Skip to content

Search Prisma Health

Looking for a doctor? Try our Find a doctor search.

Get COVID-19 updates | COVID-19 Vaccine

Prisma Health develops successful pain management model to reduce opioid dependency risk

Thursday, February 25, 2021

Proven strategies have reduced opioid prescribing by 46% in Prisma Health Upstate hospitals and practices 

Greenville S.C.—Prisma Health’s innovative response to South Carolina’s opioid epidemic has resulted in steady declines in opioid prescribing and could serve as a national model for fighting this challenge.

Prisma Health’s Opioid Stewardship Council is a multidisciplinary group of expert physicians and pharmacists that developed the pain management and tracking recommendations adopted at its Upstate hospitals and physician practices, which resulted in a 46% total reduction in opioid prescribing from 2017 to 2020. Opioids are a class of highly addictive “painkiller” drugs that include narcotic prescription drugs such as codeine, fentanyl, hydrocodone, hydromorphone, morphine, oxycodone and tramadol.

Lowering the amount of opioids prescribed and providing alternative pain therapies are proving successful for patients who need to manage post-operative and chronic pain. This approach greatly reduces their risk of developing an opioid dependency. In addition, prescribing fewer opioids reduces the amount of overall opioid availability in the community that might be abused.

From 2014–2019, South Carolina saw a 72% increase in prescription opioid overdose deaths, due in large part to the increased availability of synthetic opioids in the community, according to the South Carolina Department of Health and Environmental Control (SCDHEC).  National studies have shown that approximately one in eight patients who receive narcotics for the first time after a procedure will become persistent users.

“Addiction does not discriminate,” said Dr. Alain Litwin, Prisma Health addiction medicine specialist, “because almost everyone in their lifetime experiences a very painful condition, temporary or long-term, which makes them vulnerable to these powerful drugs.” Litwin also serves as executive director of the Addiction Research Center and vice chair of academics and research for University of South Carolina School of Medicine Greenville. “Opioid addiction is a serious risk for anyone who needs pain management following an injury, a medical procedure, or even dental work. Across the nation, the rise of opioid addiction and abuse has tragic consequences for families and entire communities.”

Litwin and pain medicine specialist Dr. Kevin Walker are co-chairs of the Prisma Health Opioid Stewardship Council, and on staff at Prisma Health Greenville Memorial Hospital. Other leaders of the Upstate committee include Doug Furmanek, PharmD, clinical director of pharmacy services; Vito Cancellaro, MD, anesthesiologist; Dawn Blackhurst, clinical data analysis manager; and Drew Albano, DO, vice chair of quality and medical staff affairs. Resources offered by the group include scheduled presentations, office hours and phone consultations for colleagues and prescribers seeking updated guidance. So far, approximately 1500 Prisma Health doctors have received updated training in safe prescribing and pain management without opioids.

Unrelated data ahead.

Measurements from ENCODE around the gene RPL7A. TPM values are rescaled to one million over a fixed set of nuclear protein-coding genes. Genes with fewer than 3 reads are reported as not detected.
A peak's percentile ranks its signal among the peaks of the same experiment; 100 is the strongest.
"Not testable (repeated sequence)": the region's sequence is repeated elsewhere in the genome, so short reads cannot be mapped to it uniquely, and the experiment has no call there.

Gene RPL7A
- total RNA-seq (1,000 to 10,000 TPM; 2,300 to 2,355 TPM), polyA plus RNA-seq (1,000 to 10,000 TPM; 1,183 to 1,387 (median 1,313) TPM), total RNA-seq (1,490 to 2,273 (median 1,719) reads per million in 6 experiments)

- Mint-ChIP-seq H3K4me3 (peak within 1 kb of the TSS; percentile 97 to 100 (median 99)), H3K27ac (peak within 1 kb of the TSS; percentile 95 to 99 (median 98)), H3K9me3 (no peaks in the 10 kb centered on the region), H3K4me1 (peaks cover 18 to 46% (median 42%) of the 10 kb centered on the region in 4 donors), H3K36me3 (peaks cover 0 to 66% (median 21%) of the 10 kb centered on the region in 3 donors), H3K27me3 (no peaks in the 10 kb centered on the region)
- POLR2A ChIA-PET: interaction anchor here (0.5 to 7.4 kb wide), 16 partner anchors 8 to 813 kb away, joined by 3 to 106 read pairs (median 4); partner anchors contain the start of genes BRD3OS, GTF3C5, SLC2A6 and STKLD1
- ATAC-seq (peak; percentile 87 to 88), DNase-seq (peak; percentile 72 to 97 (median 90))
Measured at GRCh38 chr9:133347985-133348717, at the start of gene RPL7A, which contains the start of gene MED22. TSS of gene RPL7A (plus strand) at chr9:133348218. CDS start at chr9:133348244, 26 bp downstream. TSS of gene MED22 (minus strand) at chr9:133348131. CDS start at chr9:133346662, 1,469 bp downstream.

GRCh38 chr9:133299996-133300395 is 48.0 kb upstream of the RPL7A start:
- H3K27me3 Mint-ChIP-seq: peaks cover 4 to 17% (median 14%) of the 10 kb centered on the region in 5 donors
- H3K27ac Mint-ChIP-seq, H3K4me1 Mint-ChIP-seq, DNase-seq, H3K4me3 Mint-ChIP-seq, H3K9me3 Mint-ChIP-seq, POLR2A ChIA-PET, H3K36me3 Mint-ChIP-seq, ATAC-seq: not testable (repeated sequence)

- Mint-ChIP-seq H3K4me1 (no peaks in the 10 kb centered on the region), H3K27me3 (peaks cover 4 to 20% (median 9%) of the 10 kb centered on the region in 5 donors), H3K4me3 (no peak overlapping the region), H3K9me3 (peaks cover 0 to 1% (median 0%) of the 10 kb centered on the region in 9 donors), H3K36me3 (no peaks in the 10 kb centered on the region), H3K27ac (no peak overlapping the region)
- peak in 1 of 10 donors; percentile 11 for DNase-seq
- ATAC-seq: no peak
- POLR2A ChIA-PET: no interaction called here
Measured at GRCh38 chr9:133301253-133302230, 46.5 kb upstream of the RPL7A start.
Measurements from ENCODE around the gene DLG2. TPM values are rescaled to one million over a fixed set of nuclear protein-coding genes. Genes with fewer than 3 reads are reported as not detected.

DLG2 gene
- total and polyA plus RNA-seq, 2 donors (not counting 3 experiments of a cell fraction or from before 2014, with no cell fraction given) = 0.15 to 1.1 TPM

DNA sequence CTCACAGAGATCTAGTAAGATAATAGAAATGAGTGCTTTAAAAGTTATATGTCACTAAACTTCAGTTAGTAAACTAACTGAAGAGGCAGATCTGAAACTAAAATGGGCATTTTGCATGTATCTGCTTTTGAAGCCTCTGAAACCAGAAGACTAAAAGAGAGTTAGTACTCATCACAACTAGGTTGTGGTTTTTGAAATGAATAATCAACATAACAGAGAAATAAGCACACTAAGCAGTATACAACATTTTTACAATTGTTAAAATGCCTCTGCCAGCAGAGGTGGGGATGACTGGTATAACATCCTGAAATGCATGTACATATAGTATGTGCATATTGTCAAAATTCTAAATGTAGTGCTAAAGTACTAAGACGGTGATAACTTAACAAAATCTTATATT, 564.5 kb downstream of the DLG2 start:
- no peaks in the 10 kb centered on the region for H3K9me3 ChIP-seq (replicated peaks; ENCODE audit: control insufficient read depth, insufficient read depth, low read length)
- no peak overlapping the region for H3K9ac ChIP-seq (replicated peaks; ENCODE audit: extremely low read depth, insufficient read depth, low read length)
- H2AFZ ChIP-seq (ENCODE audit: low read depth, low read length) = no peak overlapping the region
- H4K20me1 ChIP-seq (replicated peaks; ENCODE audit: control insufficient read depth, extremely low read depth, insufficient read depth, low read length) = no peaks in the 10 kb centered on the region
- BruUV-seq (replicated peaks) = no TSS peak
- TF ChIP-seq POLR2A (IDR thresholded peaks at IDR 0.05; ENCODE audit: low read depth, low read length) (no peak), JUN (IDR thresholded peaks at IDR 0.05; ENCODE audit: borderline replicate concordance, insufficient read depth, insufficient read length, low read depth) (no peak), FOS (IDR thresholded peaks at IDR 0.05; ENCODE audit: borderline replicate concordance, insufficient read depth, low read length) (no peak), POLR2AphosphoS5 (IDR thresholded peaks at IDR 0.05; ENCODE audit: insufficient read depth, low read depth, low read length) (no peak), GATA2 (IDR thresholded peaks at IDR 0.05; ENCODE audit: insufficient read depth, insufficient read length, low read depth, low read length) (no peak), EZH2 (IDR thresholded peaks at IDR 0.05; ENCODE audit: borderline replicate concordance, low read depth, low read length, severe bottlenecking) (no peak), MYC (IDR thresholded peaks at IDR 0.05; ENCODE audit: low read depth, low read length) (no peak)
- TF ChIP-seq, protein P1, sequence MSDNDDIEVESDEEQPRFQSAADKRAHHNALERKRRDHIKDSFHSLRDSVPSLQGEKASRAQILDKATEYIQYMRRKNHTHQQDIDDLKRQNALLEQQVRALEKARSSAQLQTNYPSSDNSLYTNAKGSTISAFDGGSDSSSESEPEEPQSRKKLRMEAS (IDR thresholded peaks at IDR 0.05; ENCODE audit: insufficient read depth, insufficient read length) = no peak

“Reducing the widespread use of narcotics requires a culture change among prescribers, so education outreach is key,” Dr. Walker said. “While opioids are an important tool in medicine, Prisma Health has been able to significantly reduce the opioids being dispensed upon discharge. Pain management plans can successfully minimize or avoid dependency risk in many circumstances.” He also emphasized that fewer opioid prescription bottles in household medicine cabinets also significantly reduces the number of pills falling into the hands of potential drug abusers.

Key components of the Prisma Health opioid model include:

  • Improved education for patients, nurses and doctors about opioid dosage and alternatives.
  • Integrating the statewide Prescription Drug Monitoring Program (PDMP) into electronic health records for improved tracking.
  • Monthly data review by visit type, facility, medical specialty, procedure/diagnosis to provide feedback to change the opioid prescribing culture.
  • Consistently decreasing prescribed morphine milligram equivalents (MME) across all medical specialties (MME is a measurement unit used to calculate opioid dosage).
  • Providing patients with alternative and effective pain therapies, in addition to realistic expectations for pain management. Examples include: physical and occupational therapy, cognitive behavioral therapy, interventional therapies and non-opioid pharmaceuticals.

Prisma Health’s innovative opioid management approach is being expanded to its hospitals and physician practices in the Midlands. In addition, due to frequent medical presentations, Prisma Health is helping to establish best practices in pain management across South Carolina and the United States.

About Prisma Health

Prisma Health is a not-for-profit health company and the largest healthcare system in South Carolina. With nearly 30,000 team members, 18 hospitals, 2,947 beds and more than 300 outpatient sites with nearly 2,000 physicians, Prisma Health serves more than 1.2 million unique patients annually in its 21-county market area that covers 50% of South Carolina. Prisma Health’s goal is to improve the health of all South Carolinians by enhancing clinical quality, the patient experience and access to affordable care, as well as conducting clinical research and training the next generation of medical professionals.

Back to News